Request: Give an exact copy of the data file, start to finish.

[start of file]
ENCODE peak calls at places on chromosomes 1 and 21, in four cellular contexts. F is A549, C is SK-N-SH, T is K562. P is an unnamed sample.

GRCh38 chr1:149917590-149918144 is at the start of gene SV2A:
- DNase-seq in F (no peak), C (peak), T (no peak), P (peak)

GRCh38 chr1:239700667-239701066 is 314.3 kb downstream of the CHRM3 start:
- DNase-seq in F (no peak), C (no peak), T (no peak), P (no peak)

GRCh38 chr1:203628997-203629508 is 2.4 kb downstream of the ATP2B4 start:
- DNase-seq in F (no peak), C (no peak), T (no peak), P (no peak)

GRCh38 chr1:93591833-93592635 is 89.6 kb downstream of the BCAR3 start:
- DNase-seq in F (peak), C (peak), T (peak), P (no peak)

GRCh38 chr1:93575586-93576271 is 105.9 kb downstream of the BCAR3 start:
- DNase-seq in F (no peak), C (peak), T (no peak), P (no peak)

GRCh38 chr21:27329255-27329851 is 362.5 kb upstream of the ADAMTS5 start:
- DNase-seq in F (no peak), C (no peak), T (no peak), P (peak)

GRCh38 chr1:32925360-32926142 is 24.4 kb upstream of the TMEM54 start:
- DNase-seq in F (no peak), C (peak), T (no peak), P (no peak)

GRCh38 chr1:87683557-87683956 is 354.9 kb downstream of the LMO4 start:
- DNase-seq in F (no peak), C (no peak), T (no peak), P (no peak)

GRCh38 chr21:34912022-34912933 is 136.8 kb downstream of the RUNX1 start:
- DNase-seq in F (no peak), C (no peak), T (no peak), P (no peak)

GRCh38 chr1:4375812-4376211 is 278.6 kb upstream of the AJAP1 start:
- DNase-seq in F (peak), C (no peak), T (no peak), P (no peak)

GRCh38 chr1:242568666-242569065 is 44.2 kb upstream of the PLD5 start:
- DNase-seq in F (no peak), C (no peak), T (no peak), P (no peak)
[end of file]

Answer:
ENCODE peak calls at places on chromosomes 1 and 21, in four cellular contexts. F is A549, C is SK-N-SH, T is K562. P is an unnamed sample.

GRCh38 chr1:149917590-149918144 is at the start of gene SV2A:
- DNase-seq in F (no peak), C (peak), T (no peak), P (peak)

GRCh38 chr1:239700667-239701066 is 314.3 kb downstream of the CHRM3 start:
- DNase-seq in F (no peak), C (no peak), T (no peak), P (no peak)

GRCh38 chr1:203628997-203629508 is 2.4 kb downstream of the ATP2B4 start:
- DNase-seq in F (no peak), C (no peak), T (no peak), P (no peak)

GRCh38 chr1:93591833-93592635 is 89.6 kb downstream of the BCAR3 start:
- DNase-seq in F (peak), C (peak), T (peak), P (no peak)

GRCh38 chr1:93575586-93576271 is 105.9 kb downstream of the BCAR3 start:
- DNase-seq in F (no peak), C (peak), T (no peak), P (no peak)

GRCh38 chr21:27329255-27329851 is 362.5 kb upstream of the ADAMTS5 start:
- DNase-seq in F (no peak), C (no peak), T (no peak), P (peak)

GRCh38 chr1:32925360-32926142 is 24.4 kb upstream of the TMEM54 start:
- DNase-seq in F (no peak), C (peak), T (no peak), P (no peak)

GRCh38 chr1:87683557-87683956 is 354.9 kb downstream of the LMO4 start:
- DNase-seq in F (no peak), C (no peak), T (no peak), P (no peak)

GRCh38 chr21:34912022-34912933 is 136.8 kb downstream of the RUNX1 start:
- DNase-seq in F (no peak), C (no peak), T (no peak), P (no peak)

GRCh38 chr1:4375812-4376211 is 278.6 kb upstream of the AJAP1 start:
- DNase-seq in F (peak), C (no peak), T (no peak), P (no peak)

GRCh38 chr1:242568666-242569065 is 44.2 kb upstream of the PLD5 start:
- DNase-seq in F (no peak), C (no peak), T (no peak), P (no peak)